Africa Rising – necessity is the mother of invention

Posted: May 21, 2012 by lpiatti in Business, Creativity, Technology
Tags: , , , , ,

Viva Africa!

According to the GSMA, Africa is now the world’s second largest mobile market by connections after Asia,and the fastest growing mobile market in the world.

As the world makes strides into the Post-digital age I can’t help but smile when a continent like Africa leads the charge in Mobile. Does your conscious scream – “That is not possible! Africa?” Check out this presentation of stats, data, graphs, analysis and insights on the mobile telecoms sector in Africa prepared by @JonHoehler and @Andrewmchenry, to get a taste of what i am talking about.

425px” id=”__ss_11227820″> Insights into Mobile Telecoms in Africa

View more presentations from Jon Hoehler

How is this possible?

Is this because we have a particularly tech-savvy continent? I would say, No. Instead, it is a classic case of necessity being the mother of all inventions.

As a developing world we are now able to skip the  “right-of-passage” infrastructure development step in order to join the 1st world. Now, i am not saying Africa is a 1st world continent, but rather that we can now jump ahead of certain 1st worlds ( in certain sectors) because we don’t have to follow the norm of massive infrastructure development for things as silly as phone lines. Instead we skip straight to mobile & wireless.

One key area that is driving this in Africa is Mobile Money. (see economist for full article below)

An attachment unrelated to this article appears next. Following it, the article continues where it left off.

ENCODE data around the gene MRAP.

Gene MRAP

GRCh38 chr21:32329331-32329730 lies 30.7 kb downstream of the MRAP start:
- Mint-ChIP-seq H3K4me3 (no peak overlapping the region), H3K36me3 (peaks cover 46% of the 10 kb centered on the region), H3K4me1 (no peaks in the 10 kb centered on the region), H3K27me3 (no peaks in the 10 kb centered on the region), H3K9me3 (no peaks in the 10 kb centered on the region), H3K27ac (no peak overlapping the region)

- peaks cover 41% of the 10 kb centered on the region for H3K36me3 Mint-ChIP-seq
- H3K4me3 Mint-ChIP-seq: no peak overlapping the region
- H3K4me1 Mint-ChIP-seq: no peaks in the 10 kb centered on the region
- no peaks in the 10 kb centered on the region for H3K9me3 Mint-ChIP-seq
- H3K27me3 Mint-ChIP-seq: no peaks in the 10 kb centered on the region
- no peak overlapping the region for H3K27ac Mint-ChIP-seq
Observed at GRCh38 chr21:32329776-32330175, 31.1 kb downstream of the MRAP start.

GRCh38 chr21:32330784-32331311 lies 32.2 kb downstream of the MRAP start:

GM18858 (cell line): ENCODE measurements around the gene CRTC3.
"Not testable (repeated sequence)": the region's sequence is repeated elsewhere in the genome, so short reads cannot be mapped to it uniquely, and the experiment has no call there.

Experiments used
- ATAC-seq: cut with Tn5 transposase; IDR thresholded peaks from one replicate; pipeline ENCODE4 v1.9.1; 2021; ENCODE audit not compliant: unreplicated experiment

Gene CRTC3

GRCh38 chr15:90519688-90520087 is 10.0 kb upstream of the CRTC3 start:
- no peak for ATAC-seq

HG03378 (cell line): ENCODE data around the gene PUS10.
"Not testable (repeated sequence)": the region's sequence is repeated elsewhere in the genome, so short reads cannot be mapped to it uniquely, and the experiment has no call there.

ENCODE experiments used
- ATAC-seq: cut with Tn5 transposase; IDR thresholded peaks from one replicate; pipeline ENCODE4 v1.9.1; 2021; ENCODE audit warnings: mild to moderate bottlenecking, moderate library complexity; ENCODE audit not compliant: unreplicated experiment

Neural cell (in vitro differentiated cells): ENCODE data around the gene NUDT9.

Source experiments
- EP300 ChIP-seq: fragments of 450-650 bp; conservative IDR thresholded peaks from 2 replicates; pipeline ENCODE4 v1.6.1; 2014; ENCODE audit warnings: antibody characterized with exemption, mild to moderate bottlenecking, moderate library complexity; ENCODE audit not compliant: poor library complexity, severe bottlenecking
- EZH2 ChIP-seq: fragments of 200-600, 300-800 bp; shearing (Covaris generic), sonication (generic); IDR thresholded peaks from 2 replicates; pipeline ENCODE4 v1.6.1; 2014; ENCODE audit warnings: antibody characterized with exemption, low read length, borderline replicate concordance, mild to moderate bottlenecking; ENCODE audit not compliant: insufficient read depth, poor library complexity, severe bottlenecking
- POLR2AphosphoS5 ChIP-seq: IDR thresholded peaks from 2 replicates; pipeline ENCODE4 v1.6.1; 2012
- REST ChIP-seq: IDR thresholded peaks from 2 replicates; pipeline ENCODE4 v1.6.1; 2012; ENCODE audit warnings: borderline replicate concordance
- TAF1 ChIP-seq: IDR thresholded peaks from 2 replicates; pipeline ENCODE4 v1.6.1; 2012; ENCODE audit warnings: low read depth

A new survey of global financial habits by the Gates Foundation, the World Bank and Gallup World Poll found 20 countries in which more than 10% of adults say they used mobile money at some point in 2011. Of those, 15 are African. In Kenya, Sudan and Gabon half or more of adults used mobile money. In contrast, in countries with more developed financial systems, the share of adults who use mobile money is tiny—1% in Brazil and Argentina. If you think of banking by phone as just a way of using financial services, then these African countries—where people sometimes live several days’ walk from the nearest branch—are much more financially literate than you might think, just by looking at how many banks they have.

Most mobile-phone transactions are tiny. Market traders, for example, use mobile phones to pay peasant farmers for a single bag of cassava or maize-meal. One of the most successful mobile-phone products in Kenya is a SIM card costing just a few cents—but that is all people need for the occasional transaction. Mobile phones are also used to bank remittances from family members abroad. This may explain why mobile money has done so well in Somalia, a country which barely has a government, but where a third of adults said they used mobile money last year. Somalia is one of the countries that most depends on remittances: one study found that 80% of the capital for start-up firms came from the diaspora. Without mobile banking, this lifeline would be weaker than it is.

For the most part, mobile-phone money is a substitute both for paper-based banks and for, say, sending cash via a bus driver. It enables people who cannot get to a branch or ATM to use financial services. This helps offset the bias of the banking system towards the well educated. In Africa only about 10% of people with primary or no education have bank accounts, compared with 55% of those with tertiary education. But rates of phone banking in some countries are high enough to prove that the practice is spreading beyond university graduates to the rest of the population.

Sometimes, though, mobile banking goes hand in hand with the familiar kind. In Kenya, where a staggering 68% of adults use mobile money (by far the highest rate in the world, partly because regulation is extremely light), more than 40% also have ordinary bank accounts. The leapfrogging technology can also help the old-fashioned kind it has just vaulted over.

 Look out world – Africa is rising! Just goes to show what can be achieved when we…
Dream.Dare.Do
Comments
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